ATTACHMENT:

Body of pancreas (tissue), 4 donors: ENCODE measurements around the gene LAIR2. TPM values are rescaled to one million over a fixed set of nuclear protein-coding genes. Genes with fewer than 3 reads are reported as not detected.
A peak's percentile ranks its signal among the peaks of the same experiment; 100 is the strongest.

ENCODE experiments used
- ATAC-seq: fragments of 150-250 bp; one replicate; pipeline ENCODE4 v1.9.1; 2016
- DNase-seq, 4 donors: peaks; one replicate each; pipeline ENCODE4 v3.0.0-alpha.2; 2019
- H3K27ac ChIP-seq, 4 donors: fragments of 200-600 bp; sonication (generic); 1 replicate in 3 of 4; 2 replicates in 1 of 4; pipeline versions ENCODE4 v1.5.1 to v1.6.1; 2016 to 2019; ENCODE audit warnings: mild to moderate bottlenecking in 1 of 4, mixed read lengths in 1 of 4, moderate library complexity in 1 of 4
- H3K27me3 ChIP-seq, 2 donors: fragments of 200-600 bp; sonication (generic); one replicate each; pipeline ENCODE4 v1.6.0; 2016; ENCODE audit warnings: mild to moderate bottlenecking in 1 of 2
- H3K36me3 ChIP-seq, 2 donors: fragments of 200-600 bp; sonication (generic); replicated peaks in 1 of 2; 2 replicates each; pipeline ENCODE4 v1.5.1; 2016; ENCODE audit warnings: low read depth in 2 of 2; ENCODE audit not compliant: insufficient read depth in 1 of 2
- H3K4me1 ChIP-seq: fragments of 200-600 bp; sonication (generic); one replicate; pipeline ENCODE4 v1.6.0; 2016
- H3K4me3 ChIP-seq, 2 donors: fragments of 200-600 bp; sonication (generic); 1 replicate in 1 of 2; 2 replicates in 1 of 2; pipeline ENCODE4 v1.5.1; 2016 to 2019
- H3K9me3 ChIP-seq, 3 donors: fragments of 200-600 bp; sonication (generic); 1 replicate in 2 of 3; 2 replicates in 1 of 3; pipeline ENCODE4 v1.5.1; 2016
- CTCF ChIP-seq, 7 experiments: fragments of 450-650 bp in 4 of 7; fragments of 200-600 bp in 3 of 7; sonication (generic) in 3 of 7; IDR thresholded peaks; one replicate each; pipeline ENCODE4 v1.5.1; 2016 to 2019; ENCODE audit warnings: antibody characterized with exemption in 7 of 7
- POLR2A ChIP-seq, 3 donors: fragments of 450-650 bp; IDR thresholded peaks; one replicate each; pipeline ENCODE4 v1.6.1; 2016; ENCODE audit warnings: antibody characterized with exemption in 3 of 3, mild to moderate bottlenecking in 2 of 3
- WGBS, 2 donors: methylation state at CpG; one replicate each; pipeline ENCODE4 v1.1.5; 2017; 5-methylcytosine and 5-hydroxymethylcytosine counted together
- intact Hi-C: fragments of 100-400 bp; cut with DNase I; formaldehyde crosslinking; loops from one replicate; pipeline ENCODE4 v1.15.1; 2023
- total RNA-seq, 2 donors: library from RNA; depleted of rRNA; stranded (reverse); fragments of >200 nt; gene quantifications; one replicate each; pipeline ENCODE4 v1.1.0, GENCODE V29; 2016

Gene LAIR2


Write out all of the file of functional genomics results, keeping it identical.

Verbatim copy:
Body of pancreas (tissue), 4 donors: ENCODE measurements around the gene LAIR2. TPM values are rescaled to one million over a fixed set of nuclear protein-coding genes. Genes with fewer than 3 reads are reported as not detected.
A peak's percentile ranks its signal among the peaks of the same experiment; 100 is the strongest.

ENCODE experiments used
- ATAC-seq: fragments of 150-250 bp; one replicate; pipeline ENCODE4 v1.9.1; 2016
- DNase-seq, 4 donors: peaks; one replicate each; pipeline ENCODE4 v3.0.0-alpha.2; 2019
- H3K27ac ChIP-seq, 4 donors: fragments of 200-600 bp; sonication (generic); 1 replicate in 3 of 4; 2 replicates in 1 of 4; pipeline versions ENCODE4 v1.5.1 to v1.6.1; 2016 to 2019; ENCODE audit warnings: mild to moderate bottlenecking in 1 of 4, mixed read lengths in 1 of 4, moderate library complexity in 1 of 4
- H3K27me3 ChIP-seq, 2 donors: fragments of 200-600 bp; sonication (generic); one replicate each; pipeline ENCODE4 v1.6.0; 2016; ENCODE audit warnings: mild to moderate bottlenecking in 1 of 2
- H3K36me3 ChIP-seq, 2 donors: fragments of 200-600 bp; sonication (generic); replicated peaks in 1 of 2; 2 replicates each; pipeline ENCODE4 v1.5.1; 2016; ENCODE audit warnings: low read depth in 2 of 2; ENCODE audit not compliant: insufficient read depth in 1 of 2
- H3K4me1 ChIP-seq: fragments of 200-600 bp; sonication (generic); one replicate; pipeline ENCODE4 v1.6.0; 2016
- H3K4me3 ChIP-seq, 2 donors: fragments of 200-600 bp; sonication (generic); 1 replicate in 1 of 2; 2 replicates in 1 of 2; pipeline ENCODE4 v1.5.1; 2016 to 2019
- H3K9me3 ChIP-seq, 3 donors: fragments of 200-600 bp; sonication (generic); 1 replicate in 2 of 3; 2 replicates in 1 of 3; pipeline ENCODE4 v1.5.1; 2016
- CTCF ChIP-seq, 7 experiments: fragments of 450-650 bp in 4 of 7; fragments of 200-600 bp in 3 of 7; sonication (generic) in 3 of 7; IDR thresholded peaks; one replicate each; pipeline ENCODE4 v1.5.1; 2016 to 2019; ENCODE audit warnings: antibody characterized with exemption in 7 of 7
- POLR2A ChIP-seq, 3 donors: fragments of 450-650 bp; IDR thresholded peaks; one replicate each; pipeline ENCODE4 v1.6.1; 2016; ENCODE audit warnings: antibody characterized with exemption in 3 of 3, mild to moderate bottlenecking in 2 of 3
- WGBS, 2 donors: methylation state at CpG; one replicate each; pipeline ENCODE4 v1.1.5; 2017; 5-methylcytosine and 5-hydroxymethylcytosine counted together
- intact Hi-C: fragments of 100-400 bp; cut with DNase I; formaldehyde crosslinking; loops from one replicate; pipeline ENCODE4 v1.15.1; 2023
- total RNA-seq, 2 donors: library from RNA; depleted of rRNA; stranded (reverse); fragments of >200 nt; gene quantifications; one replicate each; pipeline ENCODE4 v1.1.0, GENCODE V29; 2016

Gene LAIR2